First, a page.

Apple made concessions to the Chinese government and proactively banned some apps in the country.

The company has stored Chinese user data on servers managed by Chinese state employees and has stored the keys for accessing data in those same facilities, the New York Times’s Jack Nicas, Raymond Zhong and Daisuke Wakabayashi report. The report injects fresh scrutiny into Apple’s practices in China, where it has rapidly expanded and Apple CEO Tim Cook has met with the country’s top leaders.

The company has also blacklisted apps with ties to the Dalai Lama and Guo. An Apple employee who was fired after allowing an app linked to Guo on the Chinese App Store filed a lawsuit against the company, claiming that he was ousted to appease China.

The company says it removed the app in China because it found that it was illegal there, and that it fired the Apple employee because of poor performance.

In a statement, Apple said it followed Chinese laws and has “never compromised the security of our users or their data in China or anywhere we operate.” A spokesman also said that the company controls the keys protecting Chinese user data.

Rant and rave

The Times story has already gotten attention on Capitol Hill. Rep. Ken Buck (Colo.), the top Republican on the House Judiciary Committee’s antitrust panel:

Sen. Josh Hawley (R-Mo.): 

Privacy watch

Inside the industry

Workforce report



  • Parler, the right-leaning social media network that relaunched on Apple’s App Store on Monday, has named U.K. conservative George Farmer as its CEO.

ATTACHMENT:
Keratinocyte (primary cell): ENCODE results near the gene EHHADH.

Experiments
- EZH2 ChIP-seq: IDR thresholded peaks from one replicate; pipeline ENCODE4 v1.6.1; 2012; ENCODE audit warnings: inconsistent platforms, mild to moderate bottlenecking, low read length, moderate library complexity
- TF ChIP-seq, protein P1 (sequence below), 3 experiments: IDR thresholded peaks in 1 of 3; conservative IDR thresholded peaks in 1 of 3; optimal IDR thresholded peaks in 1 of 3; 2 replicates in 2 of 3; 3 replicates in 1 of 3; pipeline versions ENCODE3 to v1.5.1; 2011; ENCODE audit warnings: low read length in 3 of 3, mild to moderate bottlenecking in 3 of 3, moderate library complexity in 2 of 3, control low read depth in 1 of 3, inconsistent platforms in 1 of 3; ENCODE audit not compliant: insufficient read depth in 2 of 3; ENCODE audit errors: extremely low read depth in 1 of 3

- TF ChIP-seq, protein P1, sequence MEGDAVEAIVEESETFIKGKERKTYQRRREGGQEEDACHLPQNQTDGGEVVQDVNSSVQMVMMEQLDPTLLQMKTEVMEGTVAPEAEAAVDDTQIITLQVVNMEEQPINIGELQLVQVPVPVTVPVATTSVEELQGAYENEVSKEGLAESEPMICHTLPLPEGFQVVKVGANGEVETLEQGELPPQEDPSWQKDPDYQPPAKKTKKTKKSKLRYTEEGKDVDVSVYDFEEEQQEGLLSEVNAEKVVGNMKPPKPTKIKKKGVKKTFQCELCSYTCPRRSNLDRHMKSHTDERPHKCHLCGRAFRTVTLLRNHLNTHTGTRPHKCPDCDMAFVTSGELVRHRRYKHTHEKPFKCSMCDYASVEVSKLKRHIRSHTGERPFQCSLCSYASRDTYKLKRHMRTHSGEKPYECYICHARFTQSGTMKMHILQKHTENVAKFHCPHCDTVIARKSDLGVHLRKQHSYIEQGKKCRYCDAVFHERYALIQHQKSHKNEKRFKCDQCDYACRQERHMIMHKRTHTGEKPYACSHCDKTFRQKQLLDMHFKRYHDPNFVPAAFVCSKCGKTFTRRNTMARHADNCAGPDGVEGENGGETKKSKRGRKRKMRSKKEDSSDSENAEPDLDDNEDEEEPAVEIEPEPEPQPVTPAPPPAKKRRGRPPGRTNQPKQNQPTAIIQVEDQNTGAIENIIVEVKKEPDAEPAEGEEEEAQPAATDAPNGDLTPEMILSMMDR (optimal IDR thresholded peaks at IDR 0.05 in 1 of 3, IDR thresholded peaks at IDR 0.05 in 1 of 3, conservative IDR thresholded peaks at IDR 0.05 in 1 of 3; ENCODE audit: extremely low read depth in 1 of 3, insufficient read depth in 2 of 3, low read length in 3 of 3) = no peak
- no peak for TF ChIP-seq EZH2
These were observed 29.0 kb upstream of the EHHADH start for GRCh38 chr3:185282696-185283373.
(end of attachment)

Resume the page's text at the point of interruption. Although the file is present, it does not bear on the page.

• President Biden plans to nominate Matt Olsen, the chief trust and security officer at Uber, to lead the Justice Department’s National Security Division, the Wall Street Journal’s Dylan Tokar reports.
  • Hugo Barra, a Facebook executive who worked on augmented and virtual-reality technology, says he has left the company. He wrote that he plans to “explore the health-care technology space.”


  • A Senate Commerce Committee panel holds a hearing on protecting children online today at 10 a.m.
  • Shirley Bloomfield, the CEO of NTCA The Rural Broadband Association, testifies before a Senate Finance Committee hearing on infrastructure funding today at 10 a.m.
  • Former Texas congressman Will Hurd discusses the national security threats posed by artificial intelligence at a Washington Post Live event today at 10 a.m.
  • A House Energy and Commerce Committee panel holds a hearing on vehicle technology today at 10:30 a.m.
  • Sen. Edward J. Markey (D-Mass.), Massachusetts Gov. Charlie Baker (R) and former Massachusetts governor Deval Patrick discuss how to protect Americans on online platforms at a Future of Tech Commission town hall today at noon.
  • The Senate Commerce Committee meets to consider Eric Lander, President Biden’s nominee to lead the White House’s Office of Science and Technology Policy, on Thursday at 10 a.m.
  • Political theorist Langdon Winner discusses technology and democracy at an event hosted by the University of Washington’s Tech Policy Lab on Thursday 8:30 p.m.